One Texas Water: Conserving Rainwater One Storm at a Time

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Photos courtesy of One Texas Water except where otherwise noted.

“Water is life,” says Ben Pedraza, co-owner of One Texas Water, a rainwater catchment company. To say it’s a precious resource is to underestimate its value. It’s a priceless resource, but a resource that lasts forever if managed correctly. Ben Pedraza wants to teach others how to harvest rainwater, one rain storm at a time.

Pedraza’s yard in a San Antonio suburb looks like a wedge of the Garden of Eden. His fruit trees, herbs, and vegetable garden are so prolific that neighbors are welcome to shop his yard for fresh produce. “I could never use it all,” Pedraza says.

water tank 2

He first became interested in rainwater collection after he noticed the difference fresh water versus city water made in his garden. I saw what rainwater was doing,” he says, “It could rain one time, and I could tell the difference in the plants. I could water every day [with city water] and not get the same results.”

Pedraza and co-owner, Chris Carroll, saw an opportunity to create a green business that would add value to the community while also preserving a precious resource. They formed One Texas Water in 2011.

Pedraza ticks off numerous advantages to harvesting rainwater.

Harvesting rainwater cuts down on water usage. It cuts down on soil erosion. It mitigates flood damage from severe storms. And rainwater is better for plants, animals, and humans. Rainwater is naturally soft. It doesn’t contain the minerals and salt that hard water does. Rainwater naturally fertilizes plants thanks to its nitrogen content. Plus, it tastes good. “It’s the best tasting water you’ll ever drink,” says Pedraza.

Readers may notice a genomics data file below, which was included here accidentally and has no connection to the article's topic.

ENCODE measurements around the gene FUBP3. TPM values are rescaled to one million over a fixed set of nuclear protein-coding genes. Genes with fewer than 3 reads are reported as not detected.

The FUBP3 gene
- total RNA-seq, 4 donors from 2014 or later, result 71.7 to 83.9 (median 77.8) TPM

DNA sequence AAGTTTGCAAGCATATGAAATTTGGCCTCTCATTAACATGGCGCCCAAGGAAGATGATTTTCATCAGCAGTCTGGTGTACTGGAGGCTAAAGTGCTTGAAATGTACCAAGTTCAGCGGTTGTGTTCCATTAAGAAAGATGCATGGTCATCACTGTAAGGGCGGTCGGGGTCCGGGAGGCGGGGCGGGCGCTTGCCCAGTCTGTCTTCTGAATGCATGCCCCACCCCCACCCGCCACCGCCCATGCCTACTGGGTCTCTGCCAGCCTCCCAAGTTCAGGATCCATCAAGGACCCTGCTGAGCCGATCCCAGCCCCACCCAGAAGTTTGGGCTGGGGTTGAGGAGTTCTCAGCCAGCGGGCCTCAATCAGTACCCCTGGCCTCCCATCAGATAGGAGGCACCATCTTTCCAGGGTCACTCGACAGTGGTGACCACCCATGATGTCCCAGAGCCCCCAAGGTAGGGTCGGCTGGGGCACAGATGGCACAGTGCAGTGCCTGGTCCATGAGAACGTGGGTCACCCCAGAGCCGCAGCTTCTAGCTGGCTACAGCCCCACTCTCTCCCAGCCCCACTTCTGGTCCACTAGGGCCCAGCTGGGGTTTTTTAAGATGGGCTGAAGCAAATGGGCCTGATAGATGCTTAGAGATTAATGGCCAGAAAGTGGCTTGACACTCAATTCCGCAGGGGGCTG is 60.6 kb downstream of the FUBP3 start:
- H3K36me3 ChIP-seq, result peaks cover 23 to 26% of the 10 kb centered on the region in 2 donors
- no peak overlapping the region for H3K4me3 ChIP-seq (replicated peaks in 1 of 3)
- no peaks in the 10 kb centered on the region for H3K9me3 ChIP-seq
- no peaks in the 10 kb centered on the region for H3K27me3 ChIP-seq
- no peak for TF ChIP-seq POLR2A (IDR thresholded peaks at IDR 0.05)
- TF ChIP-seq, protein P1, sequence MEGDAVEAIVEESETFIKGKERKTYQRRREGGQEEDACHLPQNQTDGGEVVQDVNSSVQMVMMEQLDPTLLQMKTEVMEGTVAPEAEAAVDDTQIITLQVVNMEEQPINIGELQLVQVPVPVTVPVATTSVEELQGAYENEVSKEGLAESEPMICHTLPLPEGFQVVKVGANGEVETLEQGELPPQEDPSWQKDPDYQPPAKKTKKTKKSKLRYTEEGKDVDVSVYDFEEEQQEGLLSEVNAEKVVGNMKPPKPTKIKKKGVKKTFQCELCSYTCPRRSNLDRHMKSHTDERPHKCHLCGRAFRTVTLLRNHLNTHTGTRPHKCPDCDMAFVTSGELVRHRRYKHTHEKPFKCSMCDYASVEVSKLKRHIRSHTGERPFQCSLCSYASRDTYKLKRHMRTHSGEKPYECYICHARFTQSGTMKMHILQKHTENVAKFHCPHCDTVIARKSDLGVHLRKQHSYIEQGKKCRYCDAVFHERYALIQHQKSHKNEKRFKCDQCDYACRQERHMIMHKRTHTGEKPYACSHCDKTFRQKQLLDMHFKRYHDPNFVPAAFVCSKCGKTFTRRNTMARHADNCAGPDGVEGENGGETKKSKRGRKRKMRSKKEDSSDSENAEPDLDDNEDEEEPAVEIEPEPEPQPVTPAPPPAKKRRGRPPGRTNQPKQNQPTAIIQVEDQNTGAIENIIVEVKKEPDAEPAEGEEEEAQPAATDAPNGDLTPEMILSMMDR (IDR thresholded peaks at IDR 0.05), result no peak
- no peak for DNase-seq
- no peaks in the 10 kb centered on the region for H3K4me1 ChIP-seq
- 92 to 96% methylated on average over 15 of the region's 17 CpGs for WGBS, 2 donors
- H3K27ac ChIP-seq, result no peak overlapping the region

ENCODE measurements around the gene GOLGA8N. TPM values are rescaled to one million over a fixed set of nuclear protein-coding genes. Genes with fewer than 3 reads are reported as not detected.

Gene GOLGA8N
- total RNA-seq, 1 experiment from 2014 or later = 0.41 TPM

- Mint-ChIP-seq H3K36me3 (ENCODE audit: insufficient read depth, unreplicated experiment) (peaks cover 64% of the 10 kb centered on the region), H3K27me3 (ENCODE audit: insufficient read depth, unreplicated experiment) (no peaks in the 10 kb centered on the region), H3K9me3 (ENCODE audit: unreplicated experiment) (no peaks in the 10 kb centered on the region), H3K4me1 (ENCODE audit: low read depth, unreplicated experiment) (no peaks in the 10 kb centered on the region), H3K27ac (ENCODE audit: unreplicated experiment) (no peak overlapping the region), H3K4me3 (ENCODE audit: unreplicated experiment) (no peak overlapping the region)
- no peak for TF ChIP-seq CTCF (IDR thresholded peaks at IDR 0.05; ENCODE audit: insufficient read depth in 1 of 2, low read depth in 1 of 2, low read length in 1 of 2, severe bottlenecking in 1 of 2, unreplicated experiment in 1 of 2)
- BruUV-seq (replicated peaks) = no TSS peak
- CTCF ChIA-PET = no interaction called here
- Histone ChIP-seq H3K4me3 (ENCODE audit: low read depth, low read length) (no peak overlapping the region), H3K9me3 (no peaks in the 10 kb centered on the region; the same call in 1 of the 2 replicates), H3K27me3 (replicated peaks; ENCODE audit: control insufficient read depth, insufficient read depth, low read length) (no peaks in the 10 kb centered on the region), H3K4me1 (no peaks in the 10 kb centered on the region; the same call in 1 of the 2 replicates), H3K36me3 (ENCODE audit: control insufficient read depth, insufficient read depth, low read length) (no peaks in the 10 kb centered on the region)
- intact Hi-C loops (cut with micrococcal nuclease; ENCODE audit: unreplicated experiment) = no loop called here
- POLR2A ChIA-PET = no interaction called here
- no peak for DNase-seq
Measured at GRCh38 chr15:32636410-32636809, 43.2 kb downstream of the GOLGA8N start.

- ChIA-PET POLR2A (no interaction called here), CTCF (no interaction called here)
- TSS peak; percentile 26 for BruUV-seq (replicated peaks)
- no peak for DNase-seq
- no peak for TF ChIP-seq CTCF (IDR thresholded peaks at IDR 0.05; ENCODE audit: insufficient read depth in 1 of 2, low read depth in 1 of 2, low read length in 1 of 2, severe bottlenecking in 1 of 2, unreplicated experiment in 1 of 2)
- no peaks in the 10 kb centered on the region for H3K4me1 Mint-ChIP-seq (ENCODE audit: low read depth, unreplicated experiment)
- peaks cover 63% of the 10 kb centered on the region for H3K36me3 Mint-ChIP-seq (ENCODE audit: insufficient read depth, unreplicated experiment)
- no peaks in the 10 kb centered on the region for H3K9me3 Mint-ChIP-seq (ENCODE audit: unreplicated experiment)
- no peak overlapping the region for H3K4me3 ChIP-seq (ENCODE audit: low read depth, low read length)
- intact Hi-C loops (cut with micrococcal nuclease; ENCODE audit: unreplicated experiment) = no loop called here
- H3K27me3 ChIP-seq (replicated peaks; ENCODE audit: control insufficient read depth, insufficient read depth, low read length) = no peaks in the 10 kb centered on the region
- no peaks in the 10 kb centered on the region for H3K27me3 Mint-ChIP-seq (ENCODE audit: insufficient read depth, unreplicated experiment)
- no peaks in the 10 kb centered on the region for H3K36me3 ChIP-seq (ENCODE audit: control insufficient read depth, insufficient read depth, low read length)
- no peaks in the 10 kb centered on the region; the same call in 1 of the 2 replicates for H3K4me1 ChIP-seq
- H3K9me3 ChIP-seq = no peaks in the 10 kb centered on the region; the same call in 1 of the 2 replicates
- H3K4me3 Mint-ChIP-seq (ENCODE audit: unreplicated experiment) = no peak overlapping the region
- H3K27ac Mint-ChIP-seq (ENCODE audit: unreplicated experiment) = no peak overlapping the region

The popular belief that Texas doesn’t receive enough rain to maintain a rainwater collection system is simply not true. “We live in a honey hole for rainwater harvesting,” Pedraza says. “We receive 32 inches of rain per year. Ours can just come all at once.”


Statistics say that the average American uses 50-100 gallons of water every day. And 50–70% of that is used outdoors. A 2,000-square foot roof can provide 1,250 gallons of run-off per one inch of rain or on average 40,000 gallons of water per year.

The cost of installation depends on the size of the tank, the distance between the tank and the house, and the cost of leveling the ground where the tank will sit. The total cost of a 30,000-gallon system works out to be almost $1 for every gallon of water stored comparable to a well water system.

Water collected by a One Texas Water system can be used a variety of ways including potable (drinking) water uses or simply for maintaining landscapes and gardens. Grey water collected from activities like laundry or dishwashing can be used for outdoor use. The accumulated water goes through a purification process depending on the end use for the water. The water passes through a series of filters to clear the water of impurities and is exposed to UV light to inactivate any bacteria or viruses.

Well water retention tank

One Texas Water offers a variety of systems, tank sizes, and services. They’ve designed and installed systems all over Texas for both commercial customers and homeowners from Amarillo to Laredo and everywhere in between.

Pedraza says of rainwater catchment systems, “It’s a sure thing, it’s a better thing, and it’s a forever thing. It’s a technology that’s been around since ancient times. We’re just making it safer and more convenient.” Plus, rainwater is free, and it comes with a guarantee. “We always tell people it’ll rain again or your money back,” he says.

To learn more about One Texas Water, visit their website: or give them a call at 210-373-4561.